Dave Hackenberg, a beekeeper in Florida, discovered 400 of his over 2,000 beehives had been abandoned during the winter.
It wasn’t that the bees were dead and their bodies were scattered around the hives.
The bees were just gone. Completely.
The year was 2006, and this was the first of many instances of bee die-offs that had beekeepers across the country, including in Tennessee, scratching their heads trying to figure out what was happening to their bees.
Since then, scientists around the world have investigated the causes of this “bee-pocalypse,” trying to figure out the reason for this environmental mystery.
If you’ve been paying attention to the buzz over bees for the last few years, you’re probably familiar with the term colony collapse disorder, or CCD, which has become the generic label for the current bee crisis.
But several researchers, including University of Tennessee apiarist Dr. John Skinner, are not convinced CCD is the best label to use.
“Colony collapse disorder is just a small part of what’s happening to our pollinators,” says Skinner, who prefers the term ‘honeybee decline’ to describe the current bee situation.
“There is no magic bullet,’’ he adds.
Potential culprits include a combination of stressors, including poor bee nutrition, loss of forage lands, parasites, pathogens, lack of genetic diversity and exposure to pesticides.
There is no consensus on exactly what’s killing the bees.
We all need bees
In the United States, the crops pollinated by honeybees are valued at $15 billion annually.
In Tennessee alone, the value of crops benefiting from honeybee pollination exceeds $119 million annually.
But, honeybee decline is currently at its worst. Half the honeybee colonies used to pollinate crops in the United States have collapsed over the past year, according to the USDA.
“We try to get people to understand that bees are very valuable to their existence,” Skinner explains. “We couldn’t have the diets we have without bees. Imagine what an apple would cost if you had to pay someone to get a feather quill or a paintbrush to collect the pollen.”
And there’s this frightening quote from Albert Einstein: “If the bees ever die out, man will follow four years later.”
This is not entirely the case because staple crops like rice and wheat are pollinated by the wind. Yet, food that diversifies our diet and makes eating pleasurable is pollinated by bees and other threatened pollinators like monarch butterflies. So if we lose them, eating will become very dull.
We’re seeing this play out in regions of China where the overuse of pesticides and chemicals have caused a complete bee die-off. Now, it’s up to migrant workers to hand-pollinate the flowers and trees in the fields.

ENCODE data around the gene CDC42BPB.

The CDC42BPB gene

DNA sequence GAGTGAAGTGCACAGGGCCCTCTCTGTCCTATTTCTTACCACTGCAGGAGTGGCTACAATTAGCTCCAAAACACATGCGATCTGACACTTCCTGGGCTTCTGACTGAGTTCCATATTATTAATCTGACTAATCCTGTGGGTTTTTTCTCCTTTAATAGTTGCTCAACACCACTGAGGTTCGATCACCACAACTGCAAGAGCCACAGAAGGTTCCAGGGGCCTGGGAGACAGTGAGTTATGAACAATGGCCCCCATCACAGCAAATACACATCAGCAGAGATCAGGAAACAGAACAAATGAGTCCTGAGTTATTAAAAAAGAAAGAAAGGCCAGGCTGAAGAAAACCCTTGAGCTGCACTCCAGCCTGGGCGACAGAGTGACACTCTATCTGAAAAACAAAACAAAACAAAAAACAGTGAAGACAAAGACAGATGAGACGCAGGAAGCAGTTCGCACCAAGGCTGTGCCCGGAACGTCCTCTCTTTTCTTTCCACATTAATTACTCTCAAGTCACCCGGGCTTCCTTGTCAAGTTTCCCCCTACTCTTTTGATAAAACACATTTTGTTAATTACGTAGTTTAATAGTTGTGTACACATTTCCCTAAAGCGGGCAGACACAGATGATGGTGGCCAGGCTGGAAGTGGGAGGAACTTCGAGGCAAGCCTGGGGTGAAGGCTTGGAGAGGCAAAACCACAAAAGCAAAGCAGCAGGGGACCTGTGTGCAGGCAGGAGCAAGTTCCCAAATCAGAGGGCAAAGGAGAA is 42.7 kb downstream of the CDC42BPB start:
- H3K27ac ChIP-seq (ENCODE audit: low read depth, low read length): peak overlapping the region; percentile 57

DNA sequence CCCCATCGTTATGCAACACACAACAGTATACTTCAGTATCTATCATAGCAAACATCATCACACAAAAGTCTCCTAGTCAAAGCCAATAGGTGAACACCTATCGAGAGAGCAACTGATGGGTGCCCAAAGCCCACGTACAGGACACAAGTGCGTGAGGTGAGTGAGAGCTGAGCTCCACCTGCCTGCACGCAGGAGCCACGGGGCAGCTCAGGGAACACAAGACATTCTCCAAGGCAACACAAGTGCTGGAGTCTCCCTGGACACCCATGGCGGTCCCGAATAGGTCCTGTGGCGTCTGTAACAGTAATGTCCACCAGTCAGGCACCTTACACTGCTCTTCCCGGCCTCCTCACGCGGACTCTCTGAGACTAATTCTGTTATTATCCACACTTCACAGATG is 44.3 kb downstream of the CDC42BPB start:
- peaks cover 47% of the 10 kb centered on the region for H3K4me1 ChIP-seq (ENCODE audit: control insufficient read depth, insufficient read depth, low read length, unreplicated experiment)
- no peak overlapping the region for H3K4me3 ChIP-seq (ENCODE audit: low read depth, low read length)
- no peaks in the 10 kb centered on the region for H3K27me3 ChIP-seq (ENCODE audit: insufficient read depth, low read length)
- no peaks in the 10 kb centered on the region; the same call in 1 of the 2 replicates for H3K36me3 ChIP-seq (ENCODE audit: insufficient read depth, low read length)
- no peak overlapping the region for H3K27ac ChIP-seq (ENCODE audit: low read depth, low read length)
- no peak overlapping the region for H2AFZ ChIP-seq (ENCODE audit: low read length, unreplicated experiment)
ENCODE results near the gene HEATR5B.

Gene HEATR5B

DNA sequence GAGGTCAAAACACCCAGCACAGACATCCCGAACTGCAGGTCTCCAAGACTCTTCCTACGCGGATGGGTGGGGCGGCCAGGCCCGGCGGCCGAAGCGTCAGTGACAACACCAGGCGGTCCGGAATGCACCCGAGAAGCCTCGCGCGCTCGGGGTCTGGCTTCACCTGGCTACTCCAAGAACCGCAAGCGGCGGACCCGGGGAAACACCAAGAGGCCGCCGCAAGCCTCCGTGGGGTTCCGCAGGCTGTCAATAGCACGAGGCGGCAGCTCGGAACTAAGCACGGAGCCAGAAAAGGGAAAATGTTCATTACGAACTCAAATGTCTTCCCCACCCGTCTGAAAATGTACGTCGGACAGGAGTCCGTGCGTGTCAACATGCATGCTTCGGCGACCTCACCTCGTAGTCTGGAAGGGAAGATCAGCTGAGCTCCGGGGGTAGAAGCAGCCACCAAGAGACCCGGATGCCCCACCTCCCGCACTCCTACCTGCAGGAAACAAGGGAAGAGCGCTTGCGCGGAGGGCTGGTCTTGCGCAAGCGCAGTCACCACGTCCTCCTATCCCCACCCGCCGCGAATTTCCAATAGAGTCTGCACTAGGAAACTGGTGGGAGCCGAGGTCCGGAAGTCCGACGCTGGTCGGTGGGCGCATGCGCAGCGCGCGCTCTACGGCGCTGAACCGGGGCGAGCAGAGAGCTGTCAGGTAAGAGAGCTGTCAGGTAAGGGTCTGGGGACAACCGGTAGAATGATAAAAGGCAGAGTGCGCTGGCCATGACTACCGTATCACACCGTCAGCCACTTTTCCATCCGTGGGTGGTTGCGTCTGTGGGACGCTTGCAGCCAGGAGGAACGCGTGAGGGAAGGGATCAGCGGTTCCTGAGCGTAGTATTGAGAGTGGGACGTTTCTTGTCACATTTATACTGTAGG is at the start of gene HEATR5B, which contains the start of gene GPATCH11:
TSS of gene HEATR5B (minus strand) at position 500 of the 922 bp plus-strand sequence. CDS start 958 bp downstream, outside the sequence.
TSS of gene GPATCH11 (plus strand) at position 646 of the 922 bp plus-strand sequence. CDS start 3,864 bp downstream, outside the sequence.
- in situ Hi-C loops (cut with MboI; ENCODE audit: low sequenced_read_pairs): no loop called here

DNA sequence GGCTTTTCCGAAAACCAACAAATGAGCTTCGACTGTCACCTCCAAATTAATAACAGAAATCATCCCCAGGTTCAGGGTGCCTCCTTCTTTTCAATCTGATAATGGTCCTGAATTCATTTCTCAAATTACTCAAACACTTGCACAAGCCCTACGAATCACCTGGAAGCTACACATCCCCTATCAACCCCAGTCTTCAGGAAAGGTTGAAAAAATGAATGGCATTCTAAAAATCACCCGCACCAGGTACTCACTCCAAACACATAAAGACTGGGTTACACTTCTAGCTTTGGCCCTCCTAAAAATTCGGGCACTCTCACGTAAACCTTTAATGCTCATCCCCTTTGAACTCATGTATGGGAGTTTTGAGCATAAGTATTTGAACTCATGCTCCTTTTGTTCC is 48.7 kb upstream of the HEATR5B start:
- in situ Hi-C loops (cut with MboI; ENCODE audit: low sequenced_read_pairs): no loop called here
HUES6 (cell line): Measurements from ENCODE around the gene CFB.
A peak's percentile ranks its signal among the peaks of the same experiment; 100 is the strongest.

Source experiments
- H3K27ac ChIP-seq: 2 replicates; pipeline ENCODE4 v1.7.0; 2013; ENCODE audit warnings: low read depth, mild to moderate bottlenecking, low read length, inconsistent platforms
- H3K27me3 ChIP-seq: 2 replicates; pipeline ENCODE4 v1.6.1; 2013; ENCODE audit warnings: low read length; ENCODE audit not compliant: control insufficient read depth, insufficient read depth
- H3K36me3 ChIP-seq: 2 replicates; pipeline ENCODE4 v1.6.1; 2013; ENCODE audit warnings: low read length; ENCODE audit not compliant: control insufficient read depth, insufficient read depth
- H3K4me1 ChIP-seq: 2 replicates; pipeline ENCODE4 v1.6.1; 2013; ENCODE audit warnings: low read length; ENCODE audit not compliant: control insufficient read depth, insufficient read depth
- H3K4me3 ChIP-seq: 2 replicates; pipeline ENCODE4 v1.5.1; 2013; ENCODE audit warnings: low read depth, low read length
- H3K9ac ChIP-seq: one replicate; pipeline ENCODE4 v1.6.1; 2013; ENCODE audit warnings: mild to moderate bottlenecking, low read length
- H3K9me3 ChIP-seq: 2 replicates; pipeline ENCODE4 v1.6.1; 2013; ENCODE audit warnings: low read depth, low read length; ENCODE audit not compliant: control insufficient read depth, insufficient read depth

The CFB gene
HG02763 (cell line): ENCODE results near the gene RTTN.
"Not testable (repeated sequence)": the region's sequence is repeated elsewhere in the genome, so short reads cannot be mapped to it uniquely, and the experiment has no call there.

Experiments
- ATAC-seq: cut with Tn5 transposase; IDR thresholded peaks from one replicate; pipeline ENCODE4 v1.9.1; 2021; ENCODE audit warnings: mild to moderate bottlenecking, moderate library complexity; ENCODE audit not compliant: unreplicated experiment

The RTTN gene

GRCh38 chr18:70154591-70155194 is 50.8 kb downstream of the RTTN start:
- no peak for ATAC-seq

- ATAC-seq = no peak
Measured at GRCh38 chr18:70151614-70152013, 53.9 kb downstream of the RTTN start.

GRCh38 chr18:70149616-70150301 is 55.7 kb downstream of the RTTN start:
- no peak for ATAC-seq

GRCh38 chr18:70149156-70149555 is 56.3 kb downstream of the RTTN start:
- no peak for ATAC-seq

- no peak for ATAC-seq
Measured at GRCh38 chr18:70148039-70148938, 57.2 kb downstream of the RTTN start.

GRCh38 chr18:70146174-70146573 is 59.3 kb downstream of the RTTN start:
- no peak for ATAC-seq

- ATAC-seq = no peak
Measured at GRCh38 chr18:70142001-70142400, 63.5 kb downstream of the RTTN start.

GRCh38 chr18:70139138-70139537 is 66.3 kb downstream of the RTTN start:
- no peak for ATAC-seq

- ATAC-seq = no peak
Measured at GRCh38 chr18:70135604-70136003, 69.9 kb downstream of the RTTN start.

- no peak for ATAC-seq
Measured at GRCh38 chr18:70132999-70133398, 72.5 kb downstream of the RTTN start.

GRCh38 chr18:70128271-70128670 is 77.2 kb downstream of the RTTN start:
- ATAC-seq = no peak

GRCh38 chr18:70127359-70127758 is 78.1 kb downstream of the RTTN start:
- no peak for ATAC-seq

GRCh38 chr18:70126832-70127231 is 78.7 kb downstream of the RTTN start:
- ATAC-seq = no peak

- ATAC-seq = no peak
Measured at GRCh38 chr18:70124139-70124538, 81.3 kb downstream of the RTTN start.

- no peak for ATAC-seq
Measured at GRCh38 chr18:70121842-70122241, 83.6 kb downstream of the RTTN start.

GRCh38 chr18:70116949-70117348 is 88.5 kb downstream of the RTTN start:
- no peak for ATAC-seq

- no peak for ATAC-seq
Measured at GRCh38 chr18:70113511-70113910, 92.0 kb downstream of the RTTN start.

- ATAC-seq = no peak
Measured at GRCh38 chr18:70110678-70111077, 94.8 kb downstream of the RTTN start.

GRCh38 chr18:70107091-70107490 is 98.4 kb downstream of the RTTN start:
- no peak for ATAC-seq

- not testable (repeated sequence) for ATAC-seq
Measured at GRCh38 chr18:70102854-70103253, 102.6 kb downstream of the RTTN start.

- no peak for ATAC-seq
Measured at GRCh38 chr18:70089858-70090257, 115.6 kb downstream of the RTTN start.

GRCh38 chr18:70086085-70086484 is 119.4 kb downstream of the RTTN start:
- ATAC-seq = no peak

Researchers at the University of Beijing are unsure how many migrant workers it will take to replace the 4 billion bees used to produce a mountain of almonds in one month. No one really knows.
What they do know is that it’s not sustainable agriculture and a solution to this problem needs to be discovered. Fast.
Honeybees are a critical link in agriculture and extremely important to global food production. One out of every three bites of food we eat relies on honeybees for pollination.
With commercial beekeeping here in the United States, thousands of hives are transported around the country during the seasons to pollinate the food consumed all over the world.
Commercial beekeepers usually begin their journey in California in February, using their bees to pollinate the almond tree plantations. By the time they leave California, the bees have helped produce around 700 billion almonds, which is roughly up to 80 percent of the global almond supply.
Their next stop is Washington State for a feast of apples and cherries before moving on to the Dakotas where they produce the bulk of their honey from alfalfa, sunflower and clover nectar.
Other crops pollinated by honeybees include cranberries in Wisconsin, blueberries in Michigan and Maine, squash in Texas and tangerines in Florida.
By November, commercial beekeepers pack up their hives and return to California or other warm climates for winter when the bees take a break from their work.
During the winter, bees feast on their honey and regain their strength for the upcoming pollination season where the cycle begins all over again.
Pollinators, Pests and Pesticides
Like human communities, each beehive has different qualities, strengths and weaknesses, and that makes identifying the root cause of honeybee decline difficult.
“It’s not just one thing. It’s a combo,” Skinner explains. “It’s a cumulative effect of a number of potential problems. Nowadays, it’s more complicated by the fact that each apiarist selects a different colony to test.”
For example, if one apiarist in one community chooses 10 of her hives to test for infestation or disease, each one of the hives are different, so if two are declining, the reason may be different.
One of the most significant causes of honeybee decline is the Varroa mite; a small, parasitic mite that feeds on the bees when they are developing in their cells.
When a queen bee lays an egg, she drops it in an empty honeycomb cell. A worker bee then comes along and seals the egg in the comb with wax to protect it during development.
When a mite is sealed in the comb with the egg, it has a buffet of egg, larva and pupa to feed on for up to 24 days, depending on if the egg is a worker bee or drone. When the bee emerges, if it hasn’t already been parasitized in the cell, the mite is released into the hive.
“Once they are out, they look for another cell, but in the meantime, they might get on the back of another bee,” Skinner points out.
The body of a bee is segmented, and mites like to hide on the thorax or abdomen of the bee. Suction discs on the bottom of their feet help them stick to the bee, which is covered with hair.
The mites are tiny to the human eye, so at first glance you may wonder how this little dot can do so much damage. But imagine a tick the size of a pancake on the side of your leg and you get the picture.